What I tell people is to have a plan of attack with the whole process. Too many of our young players are given bad advice or just don’t put much thought into their player development plan. For a player, this whole process is a long journey that needs to be thought out years ahead and not weeks.
There is a big argument in the basketball community about playing games vs. getting in the gym and getting better. Both sides weigh in heavily on what is needed for a player to get better. I feel as though that both skill development and playing games play big factors in a player getting better.
The biggest mistake that players are making these days is that they neglect skill development at the most formidable years. From grades 6-9 is when players need to get in the gym and spend most of their time on skill development. In this 3 year window is when a player will learn how to shoot the ball correctly as well as developing some of the most important skills that they can.
A name that come to mind as far as conversations that I had with in developing his skills is Kobe Bryant. Kobe as most of you know spent most of his childhood living in Italy. Going through a non traditional youth basketball program spending it under the tutelage of great coaches in Italy, Kobe developed a very high skill level. I remember him telling me of the emphasis his coaches and instructors had on doing things the correct way and going through thousands of repetitions. This was invaluable to him developing into the player that he is today. He didn’t grow up playing hundreds of games a year and never working on his game, the stress was skill development first and when he started to grow and his athletic ability took over it was a perfect storm.
I would say that 80% of basketball for a player in grades 6-9 should be skill development. It isn’t very important to be trying to travel around the country to play against the top players. The emphasis should be trying to build a foundation of basketball skill to put them on a course to maximize their ability. The big problem with the majority f players is that they try to add skill development too late in the process which leads them to underachieve. It isn’t impossible to improve as a shooter or improve your skill past the 10th or 11th grade, but without the proper mechanics early you can’t maximize your triue potential as a player.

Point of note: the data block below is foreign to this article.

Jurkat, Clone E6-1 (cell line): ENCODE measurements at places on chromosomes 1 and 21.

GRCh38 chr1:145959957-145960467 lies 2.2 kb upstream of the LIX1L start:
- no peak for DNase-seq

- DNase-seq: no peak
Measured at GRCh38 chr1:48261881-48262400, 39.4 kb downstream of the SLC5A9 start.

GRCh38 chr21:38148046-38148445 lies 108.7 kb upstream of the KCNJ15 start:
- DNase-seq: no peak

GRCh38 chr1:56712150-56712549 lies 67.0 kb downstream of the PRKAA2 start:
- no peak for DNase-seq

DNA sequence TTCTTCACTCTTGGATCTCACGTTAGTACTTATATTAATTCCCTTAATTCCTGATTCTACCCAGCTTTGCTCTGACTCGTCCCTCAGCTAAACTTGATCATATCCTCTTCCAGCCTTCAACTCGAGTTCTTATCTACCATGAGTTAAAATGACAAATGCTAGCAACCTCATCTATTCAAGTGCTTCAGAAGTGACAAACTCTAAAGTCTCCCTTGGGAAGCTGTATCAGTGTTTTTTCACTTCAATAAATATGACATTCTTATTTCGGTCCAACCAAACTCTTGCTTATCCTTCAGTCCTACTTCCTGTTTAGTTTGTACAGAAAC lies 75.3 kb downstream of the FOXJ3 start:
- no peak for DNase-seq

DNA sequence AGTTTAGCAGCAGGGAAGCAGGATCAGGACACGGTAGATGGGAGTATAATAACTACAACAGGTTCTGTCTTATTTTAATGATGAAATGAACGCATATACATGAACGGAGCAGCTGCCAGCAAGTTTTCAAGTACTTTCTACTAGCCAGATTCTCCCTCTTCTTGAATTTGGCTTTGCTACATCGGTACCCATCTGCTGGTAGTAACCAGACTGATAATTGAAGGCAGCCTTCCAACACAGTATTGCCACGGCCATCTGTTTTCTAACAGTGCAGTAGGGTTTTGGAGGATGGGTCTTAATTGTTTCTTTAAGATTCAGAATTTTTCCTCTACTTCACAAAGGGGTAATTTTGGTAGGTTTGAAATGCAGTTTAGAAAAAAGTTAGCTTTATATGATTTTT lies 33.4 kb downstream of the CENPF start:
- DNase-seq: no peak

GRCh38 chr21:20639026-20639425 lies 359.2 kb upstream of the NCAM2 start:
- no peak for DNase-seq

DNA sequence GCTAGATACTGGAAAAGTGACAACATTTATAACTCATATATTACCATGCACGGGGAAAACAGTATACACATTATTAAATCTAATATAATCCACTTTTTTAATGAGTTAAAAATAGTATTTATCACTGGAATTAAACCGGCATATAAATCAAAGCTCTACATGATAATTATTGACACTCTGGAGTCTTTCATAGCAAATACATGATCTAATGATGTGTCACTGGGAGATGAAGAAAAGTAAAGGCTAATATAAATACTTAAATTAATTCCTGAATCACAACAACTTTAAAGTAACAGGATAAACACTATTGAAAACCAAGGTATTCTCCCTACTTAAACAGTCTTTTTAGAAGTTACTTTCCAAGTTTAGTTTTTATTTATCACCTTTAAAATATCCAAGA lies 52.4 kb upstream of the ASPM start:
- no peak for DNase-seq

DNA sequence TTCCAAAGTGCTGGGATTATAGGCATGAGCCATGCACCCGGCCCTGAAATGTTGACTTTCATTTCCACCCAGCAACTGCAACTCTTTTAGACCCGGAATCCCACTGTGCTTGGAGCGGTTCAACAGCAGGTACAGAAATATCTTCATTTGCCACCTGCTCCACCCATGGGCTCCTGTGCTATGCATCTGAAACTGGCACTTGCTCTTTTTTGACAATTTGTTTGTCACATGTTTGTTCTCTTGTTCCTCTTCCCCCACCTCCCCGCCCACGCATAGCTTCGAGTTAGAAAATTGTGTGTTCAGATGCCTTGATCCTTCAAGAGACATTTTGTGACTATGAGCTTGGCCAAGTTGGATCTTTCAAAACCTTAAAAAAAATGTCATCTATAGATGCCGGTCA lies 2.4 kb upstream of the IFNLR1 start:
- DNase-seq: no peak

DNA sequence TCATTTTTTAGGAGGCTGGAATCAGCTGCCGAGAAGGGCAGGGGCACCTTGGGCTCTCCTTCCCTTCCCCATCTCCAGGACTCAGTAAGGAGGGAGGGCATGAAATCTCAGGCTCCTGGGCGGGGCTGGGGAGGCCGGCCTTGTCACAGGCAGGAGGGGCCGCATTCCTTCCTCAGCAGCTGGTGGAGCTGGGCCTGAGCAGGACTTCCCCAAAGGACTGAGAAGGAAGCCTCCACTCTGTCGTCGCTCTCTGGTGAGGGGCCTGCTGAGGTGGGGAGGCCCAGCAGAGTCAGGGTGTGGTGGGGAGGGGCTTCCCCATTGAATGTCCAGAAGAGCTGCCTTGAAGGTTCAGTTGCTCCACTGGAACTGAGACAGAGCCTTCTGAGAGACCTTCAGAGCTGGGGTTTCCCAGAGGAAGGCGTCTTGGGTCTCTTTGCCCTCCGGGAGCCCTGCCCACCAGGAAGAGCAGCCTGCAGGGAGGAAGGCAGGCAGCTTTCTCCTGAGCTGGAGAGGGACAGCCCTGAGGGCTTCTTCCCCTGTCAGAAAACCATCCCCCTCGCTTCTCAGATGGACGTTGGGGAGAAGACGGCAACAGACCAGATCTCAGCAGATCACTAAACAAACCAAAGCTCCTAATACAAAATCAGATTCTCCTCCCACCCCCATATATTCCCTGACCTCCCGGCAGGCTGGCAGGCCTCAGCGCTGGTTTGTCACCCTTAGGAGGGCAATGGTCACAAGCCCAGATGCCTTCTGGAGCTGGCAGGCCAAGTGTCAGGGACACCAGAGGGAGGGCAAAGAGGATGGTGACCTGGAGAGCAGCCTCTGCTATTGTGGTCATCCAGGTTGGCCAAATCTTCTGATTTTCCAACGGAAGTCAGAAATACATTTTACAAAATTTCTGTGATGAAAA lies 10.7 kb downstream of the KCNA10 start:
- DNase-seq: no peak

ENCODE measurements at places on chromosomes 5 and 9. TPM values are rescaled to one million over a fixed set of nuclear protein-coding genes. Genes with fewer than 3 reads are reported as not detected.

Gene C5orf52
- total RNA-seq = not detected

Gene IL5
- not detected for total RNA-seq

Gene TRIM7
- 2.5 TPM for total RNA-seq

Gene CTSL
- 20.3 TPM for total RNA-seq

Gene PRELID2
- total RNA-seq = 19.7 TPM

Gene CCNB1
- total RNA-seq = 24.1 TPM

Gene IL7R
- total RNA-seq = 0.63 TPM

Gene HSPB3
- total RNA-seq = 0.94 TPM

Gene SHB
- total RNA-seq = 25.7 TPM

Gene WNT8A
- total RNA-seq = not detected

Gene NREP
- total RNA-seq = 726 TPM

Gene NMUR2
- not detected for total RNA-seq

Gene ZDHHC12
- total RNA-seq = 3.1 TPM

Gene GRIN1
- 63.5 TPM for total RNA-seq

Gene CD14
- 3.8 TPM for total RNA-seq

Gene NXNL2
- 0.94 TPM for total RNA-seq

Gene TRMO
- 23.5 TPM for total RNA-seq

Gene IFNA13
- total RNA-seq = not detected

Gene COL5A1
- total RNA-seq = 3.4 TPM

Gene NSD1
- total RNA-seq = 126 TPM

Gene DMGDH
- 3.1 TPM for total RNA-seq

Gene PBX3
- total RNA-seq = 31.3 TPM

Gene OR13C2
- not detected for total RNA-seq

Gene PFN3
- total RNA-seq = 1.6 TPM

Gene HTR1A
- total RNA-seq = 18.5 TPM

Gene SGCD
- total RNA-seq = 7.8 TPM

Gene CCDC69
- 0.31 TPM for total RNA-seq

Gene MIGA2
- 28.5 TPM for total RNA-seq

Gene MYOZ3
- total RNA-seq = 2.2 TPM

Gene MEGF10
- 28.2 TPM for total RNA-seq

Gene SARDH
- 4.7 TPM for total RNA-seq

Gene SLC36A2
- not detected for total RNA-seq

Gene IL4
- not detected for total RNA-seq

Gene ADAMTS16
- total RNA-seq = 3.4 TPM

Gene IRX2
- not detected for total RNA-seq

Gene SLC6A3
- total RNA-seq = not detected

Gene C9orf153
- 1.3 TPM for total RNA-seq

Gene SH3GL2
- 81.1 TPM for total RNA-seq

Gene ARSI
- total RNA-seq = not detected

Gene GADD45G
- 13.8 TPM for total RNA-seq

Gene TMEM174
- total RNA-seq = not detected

Take a look around at all the players that you come in contact with. Notice players with funky shots when they are a junior/senior in high school. Very rarely do they ever fix the shot completely. Same thing with ball handling very few ever improve dramatically past their junior or senior year in high school. There is no question that you can still improve at these things, but without a foundation of good habits there is only so much that one can improve on.
During a player’s sophomore year is when they should start steadily increasing the amount of games that they play. They should try to now start the process of playing in events that scouts and college coaches attend. They should still be at a 50-50 split between skill development and playing games. All of the hard work that a player has put in is ready to star being put on display. It isn’t life or death to play in every big event, but there should definitely be an increase of the events that they participate in.
The off season entering into a player’s senior year is the most important of all. That is where you should be at a 30-70 split between player development and games. Being able to play as many tournaments, camps, showcases,etc is crucial to a player. This is most likely your last off season being able to play in front of coaches so it is important to take advantage of it. All of your planning and hard work should pay off for you at this point.